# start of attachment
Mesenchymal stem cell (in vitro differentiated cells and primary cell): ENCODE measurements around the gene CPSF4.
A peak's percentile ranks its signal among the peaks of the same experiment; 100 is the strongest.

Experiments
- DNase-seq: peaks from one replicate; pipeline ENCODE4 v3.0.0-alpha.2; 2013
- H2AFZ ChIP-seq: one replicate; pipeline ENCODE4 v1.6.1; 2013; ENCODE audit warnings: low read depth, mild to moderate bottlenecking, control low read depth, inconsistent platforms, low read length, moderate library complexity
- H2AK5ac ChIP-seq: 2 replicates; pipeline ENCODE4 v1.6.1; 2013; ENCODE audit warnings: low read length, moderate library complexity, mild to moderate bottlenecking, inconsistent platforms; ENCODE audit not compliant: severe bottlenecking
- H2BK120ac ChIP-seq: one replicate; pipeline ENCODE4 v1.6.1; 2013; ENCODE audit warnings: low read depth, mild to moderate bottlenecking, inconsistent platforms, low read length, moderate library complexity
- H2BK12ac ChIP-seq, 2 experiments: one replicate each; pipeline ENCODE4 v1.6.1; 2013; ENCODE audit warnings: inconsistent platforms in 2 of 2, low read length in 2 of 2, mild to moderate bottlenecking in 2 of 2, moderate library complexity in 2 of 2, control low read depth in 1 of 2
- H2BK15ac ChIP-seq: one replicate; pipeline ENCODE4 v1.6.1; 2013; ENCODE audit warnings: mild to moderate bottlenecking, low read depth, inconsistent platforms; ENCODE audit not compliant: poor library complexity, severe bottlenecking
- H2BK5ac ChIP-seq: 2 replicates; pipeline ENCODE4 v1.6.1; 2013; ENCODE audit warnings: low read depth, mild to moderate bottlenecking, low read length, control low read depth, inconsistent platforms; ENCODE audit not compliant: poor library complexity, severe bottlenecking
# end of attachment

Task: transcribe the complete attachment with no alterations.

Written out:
Mesenchymal stem cell (in vitro differentiated cells and primary cell): ENCODE measurements around the gene CPSF4.
A peak's percentile ranks its signal among the peaks of the same experiment; 100 is the strongest.

Experiments
- DNase-seq: peaks from one replicate; pipeline ENCODE4 v3.0.0-alpha.2; 2013
- H2AFZ ChIP-seq: one replicate; pipeline ENCODE4 v1.6.1; 2013; ENCODE audit warnings: low read depth, mild to moderate bottlenecking, control low read depth, inconsistent platforms, low read length, moderate library complexity
- H2AK5ac ChIP-seq: 2 replicates; pipeline ENCODE4 v1.6.1; 2013; ENCODE audit warnings: low read length, moderate library complexity, mild to moderate bottlenecking, inconsistent platforms; ENCODE audit not compliant: severe bottlenecking
- H2BK120ac ChIP-seq: one replicate; pipeline ENCODE4 v1.6.1; 2013; ENCODE audit warnings: low read depth, mild to moderate bottlenecking, inconsistent platforms, low read length, moderate library complexity
- H2BK12ac ChIP-seq, 2 experiments: one replicate each; pipeline ENCODE4 v1.6.1; 2013; ENCODE audit warnings: inconsistent platforms in 2 of 2, low read length in 2 of 2, mild to moderate bottlenecking in 2 of 2, moderate library complexity in 2 of 2, control low read depth in 1 of 2
- H2BK15ac ChIP-seq: one replicate; pipeline ENCODE4 v1.6.1; 2013; ENCODE audit warnings: mild to moderate bottlenecking, low read depth, inconsistent platforms; ENCODE audit not compliant: poor library complexity, severe bottlenecking
- H2BK5ac ChIP-seq: 2 replicates; pipeline ENCODE4 v1.6.1; 2013; ENCODE audit warnings: low read depth, mild to moderate bottlenecking, low read length, control low read depth, inconsistent platforms; ENCODE audit not compliant: poor library complexity, severe bottlenecking